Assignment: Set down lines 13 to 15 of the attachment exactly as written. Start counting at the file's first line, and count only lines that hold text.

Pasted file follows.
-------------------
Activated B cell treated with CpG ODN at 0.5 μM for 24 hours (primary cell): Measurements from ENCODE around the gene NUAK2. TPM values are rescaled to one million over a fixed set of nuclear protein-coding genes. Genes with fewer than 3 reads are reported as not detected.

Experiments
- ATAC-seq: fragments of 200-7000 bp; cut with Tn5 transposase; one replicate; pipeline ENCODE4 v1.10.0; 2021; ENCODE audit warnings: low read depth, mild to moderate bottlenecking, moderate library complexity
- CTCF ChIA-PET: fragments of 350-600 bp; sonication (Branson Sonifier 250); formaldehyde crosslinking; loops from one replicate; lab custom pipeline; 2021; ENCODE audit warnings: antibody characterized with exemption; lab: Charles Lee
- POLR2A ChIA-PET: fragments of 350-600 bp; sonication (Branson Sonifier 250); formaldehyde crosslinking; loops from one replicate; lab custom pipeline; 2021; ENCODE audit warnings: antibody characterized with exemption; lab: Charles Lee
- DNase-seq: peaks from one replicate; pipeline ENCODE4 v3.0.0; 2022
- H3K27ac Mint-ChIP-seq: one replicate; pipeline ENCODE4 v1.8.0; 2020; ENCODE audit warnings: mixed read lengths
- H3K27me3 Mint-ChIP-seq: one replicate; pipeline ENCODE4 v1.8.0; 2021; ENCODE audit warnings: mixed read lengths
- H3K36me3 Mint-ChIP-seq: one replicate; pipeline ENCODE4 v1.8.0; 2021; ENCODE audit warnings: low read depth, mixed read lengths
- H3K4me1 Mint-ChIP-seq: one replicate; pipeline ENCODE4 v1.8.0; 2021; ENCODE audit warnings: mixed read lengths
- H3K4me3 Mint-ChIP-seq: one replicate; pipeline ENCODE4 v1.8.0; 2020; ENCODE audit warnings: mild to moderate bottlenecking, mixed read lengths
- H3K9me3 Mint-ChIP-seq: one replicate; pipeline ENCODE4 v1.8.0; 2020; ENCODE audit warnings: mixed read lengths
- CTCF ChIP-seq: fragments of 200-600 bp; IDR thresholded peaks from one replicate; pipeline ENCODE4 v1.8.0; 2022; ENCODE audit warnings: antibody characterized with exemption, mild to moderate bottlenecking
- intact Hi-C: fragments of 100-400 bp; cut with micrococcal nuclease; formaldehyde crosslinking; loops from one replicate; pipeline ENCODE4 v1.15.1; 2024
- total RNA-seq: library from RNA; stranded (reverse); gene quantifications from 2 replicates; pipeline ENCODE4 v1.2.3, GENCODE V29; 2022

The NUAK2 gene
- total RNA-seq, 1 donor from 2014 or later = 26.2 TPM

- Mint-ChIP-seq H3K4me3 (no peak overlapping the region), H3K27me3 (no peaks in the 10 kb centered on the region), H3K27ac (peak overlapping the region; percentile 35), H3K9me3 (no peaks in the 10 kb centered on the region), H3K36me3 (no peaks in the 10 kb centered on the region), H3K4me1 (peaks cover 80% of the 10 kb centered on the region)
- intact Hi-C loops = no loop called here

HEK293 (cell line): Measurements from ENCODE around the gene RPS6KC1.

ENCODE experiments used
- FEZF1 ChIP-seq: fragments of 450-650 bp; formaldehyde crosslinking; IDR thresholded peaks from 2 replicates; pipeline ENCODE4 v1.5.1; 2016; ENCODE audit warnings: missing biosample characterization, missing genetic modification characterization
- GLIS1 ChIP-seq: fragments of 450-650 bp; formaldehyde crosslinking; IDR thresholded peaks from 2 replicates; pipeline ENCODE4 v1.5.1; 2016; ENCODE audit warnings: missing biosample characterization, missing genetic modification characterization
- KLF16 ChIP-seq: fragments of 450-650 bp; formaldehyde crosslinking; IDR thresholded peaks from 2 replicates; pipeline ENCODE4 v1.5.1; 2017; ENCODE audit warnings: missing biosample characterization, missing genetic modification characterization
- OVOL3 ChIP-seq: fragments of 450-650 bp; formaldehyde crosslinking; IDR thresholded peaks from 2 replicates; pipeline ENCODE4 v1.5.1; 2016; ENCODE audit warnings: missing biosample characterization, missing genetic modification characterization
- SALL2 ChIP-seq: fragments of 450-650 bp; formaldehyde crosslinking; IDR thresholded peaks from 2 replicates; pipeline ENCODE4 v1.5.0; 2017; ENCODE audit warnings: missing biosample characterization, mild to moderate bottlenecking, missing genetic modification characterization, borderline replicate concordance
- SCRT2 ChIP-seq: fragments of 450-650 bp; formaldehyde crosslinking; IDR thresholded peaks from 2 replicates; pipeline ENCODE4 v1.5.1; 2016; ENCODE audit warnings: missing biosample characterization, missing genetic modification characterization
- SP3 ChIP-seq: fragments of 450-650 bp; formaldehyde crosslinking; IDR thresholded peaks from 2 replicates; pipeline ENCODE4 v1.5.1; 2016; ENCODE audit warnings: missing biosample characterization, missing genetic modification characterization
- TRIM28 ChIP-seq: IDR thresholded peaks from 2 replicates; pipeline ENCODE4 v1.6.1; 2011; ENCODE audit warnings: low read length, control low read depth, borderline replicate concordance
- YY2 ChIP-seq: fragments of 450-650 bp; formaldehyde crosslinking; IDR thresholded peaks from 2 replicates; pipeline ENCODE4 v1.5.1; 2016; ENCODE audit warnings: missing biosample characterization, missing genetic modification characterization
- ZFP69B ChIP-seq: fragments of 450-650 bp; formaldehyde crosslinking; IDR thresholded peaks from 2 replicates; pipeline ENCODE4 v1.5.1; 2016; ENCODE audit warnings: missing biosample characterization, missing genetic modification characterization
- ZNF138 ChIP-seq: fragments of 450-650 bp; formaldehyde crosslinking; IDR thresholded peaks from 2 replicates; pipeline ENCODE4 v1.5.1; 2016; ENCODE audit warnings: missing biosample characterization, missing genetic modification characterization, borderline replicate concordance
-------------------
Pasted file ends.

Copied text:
- CTCF ChIP-seq: fragments of 200-600 bp; IDR thresholded peaks from one replicate; pipeline ENCODE4 v1.8.0; 2022; ENCODE audit warnings: antibody characterized with exemption, mild to moderate bottlenecking
- intact Hi-C: fragments of 100-400 bp; cut with micrococcal nuclease; formaldehyde crosslinking; loops from one replicate; pipeline ENCODE4 v1.15.1; 2024
- total RNA-seq: library from RNA; stranded (reverse); gene quantifications from 2 replicates; pipeline ENCODE4 v1.2.3, GENCODE V29; 2022